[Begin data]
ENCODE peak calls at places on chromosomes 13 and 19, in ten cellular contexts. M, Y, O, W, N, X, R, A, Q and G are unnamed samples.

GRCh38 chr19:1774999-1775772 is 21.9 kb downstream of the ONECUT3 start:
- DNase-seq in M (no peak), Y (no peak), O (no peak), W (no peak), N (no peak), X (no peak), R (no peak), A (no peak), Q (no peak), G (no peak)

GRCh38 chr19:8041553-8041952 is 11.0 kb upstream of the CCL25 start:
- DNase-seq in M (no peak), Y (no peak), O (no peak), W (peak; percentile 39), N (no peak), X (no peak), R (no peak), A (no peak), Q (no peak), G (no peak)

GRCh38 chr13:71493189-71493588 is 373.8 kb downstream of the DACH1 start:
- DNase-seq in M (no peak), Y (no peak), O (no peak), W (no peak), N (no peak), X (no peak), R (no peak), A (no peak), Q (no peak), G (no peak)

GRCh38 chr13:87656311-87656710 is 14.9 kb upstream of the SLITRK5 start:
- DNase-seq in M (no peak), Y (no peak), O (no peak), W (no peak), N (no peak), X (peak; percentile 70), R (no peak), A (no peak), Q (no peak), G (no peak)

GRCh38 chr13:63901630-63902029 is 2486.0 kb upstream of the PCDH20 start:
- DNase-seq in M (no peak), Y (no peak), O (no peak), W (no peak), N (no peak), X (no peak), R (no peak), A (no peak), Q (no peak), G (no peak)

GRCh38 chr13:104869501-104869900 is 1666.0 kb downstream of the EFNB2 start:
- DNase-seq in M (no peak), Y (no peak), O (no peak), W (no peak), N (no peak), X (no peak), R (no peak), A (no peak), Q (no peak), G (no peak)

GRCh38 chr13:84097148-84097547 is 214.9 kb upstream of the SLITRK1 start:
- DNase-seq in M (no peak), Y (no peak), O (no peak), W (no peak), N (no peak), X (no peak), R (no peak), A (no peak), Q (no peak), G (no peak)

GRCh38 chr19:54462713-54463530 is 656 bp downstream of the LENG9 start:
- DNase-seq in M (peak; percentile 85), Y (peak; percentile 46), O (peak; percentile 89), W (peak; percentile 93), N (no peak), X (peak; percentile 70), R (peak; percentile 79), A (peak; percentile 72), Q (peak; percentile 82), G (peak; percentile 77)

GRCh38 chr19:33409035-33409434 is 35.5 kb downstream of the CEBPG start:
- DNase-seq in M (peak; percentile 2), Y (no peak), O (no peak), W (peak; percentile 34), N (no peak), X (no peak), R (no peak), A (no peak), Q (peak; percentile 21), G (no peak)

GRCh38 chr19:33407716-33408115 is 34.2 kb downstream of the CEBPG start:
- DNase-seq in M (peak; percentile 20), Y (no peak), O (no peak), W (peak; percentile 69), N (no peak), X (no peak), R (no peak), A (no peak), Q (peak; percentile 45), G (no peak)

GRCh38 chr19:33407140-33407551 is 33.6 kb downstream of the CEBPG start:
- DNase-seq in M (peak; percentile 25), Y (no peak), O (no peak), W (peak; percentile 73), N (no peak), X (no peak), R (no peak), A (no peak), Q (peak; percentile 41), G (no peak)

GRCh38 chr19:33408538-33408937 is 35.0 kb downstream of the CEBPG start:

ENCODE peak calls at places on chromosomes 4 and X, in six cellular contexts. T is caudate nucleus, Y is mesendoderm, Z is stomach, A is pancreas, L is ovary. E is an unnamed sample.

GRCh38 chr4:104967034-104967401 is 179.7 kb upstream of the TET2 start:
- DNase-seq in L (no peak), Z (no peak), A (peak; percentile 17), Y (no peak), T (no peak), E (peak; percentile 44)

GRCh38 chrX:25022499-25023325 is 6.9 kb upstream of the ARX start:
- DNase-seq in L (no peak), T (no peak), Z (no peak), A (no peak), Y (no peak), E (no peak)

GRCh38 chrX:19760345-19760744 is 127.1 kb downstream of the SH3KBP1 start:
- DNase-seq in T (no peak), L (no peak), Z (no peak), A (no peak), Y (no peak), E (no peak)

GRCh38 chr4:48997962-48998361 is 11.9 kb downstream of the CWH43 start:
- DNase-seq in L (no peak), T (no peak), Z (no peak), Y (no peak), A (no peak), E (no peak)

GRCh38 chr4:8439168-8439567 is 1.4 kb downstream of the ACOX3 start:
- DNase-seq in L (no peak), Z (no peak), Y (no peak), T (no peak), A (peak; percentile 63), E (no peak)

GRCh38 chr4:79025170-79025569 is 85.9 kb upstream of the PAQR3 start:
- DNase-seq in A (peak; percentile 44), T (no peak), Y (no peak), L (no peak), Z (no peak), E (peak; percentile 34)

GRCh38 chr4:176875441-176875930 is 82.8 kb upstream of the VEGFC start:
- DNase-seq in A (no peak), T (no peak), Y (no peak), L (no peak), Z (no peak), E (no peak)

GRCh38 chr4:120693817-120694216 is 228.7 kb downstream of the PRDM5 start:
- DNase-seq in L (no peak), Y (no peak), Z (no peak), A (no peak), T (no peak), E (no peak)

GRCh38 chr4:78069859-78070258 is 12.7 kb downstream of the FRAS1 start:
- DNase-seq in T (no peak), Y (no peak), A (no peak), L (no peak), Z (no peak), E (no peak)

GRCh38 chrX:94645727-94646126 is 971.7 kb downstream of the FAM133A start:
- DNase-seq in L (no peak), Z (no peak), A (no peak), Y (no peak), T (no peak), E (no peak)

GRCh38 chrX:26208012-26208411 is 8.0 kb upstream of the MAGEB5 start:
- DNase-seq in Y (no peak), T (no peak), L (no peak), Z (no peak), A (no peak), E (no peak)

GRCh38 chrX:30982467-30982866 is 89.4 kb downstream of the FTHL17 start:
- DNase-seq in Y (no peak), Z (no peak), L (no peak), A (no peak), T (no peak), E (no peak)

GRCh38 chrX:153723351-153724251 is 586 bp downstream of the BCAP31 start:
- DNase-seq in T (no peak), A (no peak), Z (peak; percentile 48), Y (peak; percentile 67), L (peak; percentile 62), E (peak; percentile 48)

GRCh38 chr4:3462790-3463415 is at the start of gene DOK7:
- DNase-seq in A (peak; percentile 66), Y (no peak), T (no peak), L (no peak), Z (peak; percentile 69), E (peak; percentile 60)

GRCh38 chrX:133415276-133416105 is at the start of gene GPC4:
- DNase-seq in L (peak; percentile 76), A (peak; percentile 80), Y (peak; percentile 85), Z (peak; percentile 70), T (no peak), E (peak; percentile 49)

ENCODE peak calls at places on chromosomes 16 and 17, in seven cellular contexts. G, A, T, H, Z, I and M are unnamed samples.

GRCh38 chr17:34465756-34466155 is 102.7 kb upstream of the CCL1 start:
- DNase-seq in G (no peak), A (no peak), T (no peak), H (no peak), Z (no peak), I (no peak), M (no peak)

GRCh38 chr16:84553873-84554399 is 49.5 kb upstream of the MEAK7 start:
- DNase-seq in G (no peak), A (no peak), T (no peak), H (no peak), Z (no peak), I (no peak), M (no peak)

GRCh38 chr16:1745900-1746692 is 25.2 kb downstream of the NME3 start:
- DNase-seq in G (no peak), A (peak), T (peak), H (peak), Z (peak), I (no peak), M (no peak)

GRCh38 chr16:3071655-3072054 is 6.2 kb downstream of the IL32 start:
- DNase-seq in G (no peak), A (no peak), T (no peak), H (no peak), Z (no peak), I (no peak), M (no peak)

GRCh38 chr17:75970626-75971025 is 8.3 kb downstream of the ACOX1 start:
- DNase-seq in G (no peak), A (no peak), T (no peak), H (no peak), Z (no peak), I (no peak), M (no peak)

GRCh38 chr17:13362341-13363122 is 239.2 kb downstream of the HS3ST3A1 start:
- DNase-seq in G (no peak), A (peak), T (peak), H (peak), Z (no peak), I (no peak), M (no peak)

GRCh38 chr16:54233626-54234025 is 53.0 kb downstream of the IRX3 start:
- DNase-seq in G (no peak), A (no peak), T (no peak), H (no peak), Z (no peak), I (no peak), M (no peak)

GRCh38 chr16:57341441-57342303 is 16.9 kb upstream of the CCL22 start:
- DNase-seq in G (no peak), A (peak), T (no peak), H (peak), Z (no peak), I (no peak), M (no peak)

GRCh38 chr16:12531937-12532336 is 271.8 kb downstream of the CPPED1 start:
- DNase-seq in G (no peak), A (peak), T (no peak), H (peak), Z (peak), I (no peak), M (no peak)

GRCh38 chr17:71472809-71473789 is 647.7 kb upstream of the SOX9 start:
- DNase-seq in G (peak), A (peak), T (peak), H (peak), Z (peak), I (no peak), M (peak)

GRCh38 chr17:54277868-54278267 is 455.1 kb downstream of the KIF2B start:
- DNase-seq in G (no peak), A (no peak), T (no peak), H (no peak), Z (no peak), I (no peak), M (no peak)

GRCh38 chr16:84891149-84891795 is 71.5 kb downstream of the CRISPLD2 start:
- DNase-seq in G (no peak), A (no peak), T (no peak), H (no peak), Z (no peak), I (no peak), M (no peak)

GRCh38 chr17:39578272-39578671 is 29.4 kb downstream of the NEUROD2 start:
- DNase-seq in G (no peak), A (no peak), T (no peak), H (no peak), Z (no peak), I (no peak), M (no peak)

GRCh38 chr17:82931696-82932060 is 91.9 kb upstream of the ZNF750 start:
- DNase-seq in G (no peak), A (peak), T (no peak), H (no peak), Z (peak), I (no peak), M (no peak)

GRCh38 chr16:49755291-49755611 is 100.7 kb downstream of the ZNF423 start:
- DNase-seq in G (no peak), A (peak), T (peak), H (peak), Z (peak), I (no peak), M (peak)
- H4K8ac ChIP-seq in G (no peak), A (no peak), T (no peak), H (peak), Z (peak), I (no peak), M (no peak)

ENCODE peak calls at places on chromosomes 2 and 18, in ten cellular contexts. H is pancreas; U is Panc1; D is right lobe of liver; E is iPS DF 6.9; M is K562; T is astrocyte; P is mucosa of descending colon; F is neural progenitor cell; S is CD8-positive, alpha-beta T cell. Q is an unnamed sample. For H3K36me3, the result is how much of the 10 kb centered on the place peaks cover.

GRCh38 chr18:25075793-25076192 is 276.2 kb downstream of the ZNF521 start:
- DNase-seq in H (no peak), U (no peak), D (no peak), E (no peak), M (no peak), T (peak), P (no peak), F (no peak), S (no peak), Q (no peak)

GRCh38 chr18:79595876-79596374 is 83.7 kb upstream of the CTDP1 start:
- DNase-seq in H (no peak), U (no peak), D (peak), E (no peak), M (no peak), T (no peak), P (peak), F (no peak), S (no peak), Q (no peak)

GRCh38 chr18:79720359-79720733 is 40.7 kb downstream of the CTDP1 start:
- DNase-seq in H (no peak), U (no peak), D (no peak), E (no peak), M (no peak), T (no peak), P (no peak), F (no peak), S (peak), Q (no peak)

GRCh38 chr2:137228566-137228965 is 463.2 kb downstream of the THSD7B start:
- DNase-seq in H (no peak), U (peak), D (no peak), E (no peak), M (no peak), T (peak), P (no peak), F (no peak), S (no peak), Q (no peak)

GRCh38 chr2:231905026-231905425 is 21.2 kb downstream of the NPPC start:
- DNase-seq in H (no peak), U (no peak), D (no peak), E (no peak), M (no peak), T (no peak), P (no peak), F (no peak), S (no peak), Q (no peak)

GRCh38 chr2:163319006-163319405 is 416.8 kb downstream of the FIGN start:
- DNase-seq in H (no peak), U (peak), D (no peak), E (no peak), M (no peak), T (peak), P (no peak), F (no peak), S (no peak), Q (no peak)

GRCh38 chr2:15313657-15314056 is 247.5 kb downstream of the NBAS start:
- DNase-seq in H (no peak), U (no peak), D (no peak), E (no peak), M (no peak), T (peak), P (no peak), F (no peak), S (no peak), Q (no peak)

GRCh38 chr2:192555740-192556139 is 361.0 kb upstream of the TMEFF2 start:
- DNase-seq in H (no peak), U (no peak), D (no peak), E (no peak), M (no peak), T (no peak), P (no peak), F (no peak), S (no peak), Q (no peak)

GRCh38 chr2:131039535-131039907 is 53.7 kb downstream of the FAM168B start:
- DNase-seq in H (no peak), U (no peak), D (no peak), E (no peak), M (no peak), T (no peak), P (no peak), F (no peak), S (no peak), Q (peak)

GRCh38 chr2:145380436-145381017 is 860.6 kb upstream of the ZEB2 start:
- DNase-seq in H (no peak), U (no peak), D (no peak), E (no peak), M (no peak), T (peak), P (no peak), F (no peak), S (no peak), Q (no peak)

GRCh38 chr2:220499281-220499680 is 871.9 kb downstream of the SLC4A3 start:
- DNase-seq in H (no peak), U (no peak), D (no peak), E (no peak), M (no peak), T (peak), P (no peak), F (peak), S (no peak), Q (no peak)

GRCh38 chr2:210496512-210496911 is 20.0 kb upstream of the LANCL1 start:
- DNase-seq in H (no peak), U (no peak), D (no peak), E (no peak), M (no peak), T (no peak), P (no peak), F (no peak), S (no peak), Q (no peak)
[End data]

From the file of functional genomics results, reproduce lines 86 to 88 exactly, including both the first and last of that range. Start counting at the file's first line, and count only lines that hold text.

- DNase-seq in G (no peak), A (peak), T (peak), H (peak), Z (peak), I (no peak), M (peak)
- H4K8ac ChIP-seq in G (no peak), A (no peak), T (no peak), H (peak), Z (peak), I (no peak), M (no peak)

ENCODE peak calls at places on chromosomes 2 and 18, in ten cellular contexts. H is pancreas; U is Panc1; D is right lobe of liver; E is iPS DF 6.9; M is K562; T is astrocyte; P is mucosa of descending colon; F is neural progenitor cell; S is CD8-positive, alpha-beta T cell. Q is an unnamed sample. For H3K36me3, the result is how much of the 10 kb centered on the place peaks cover.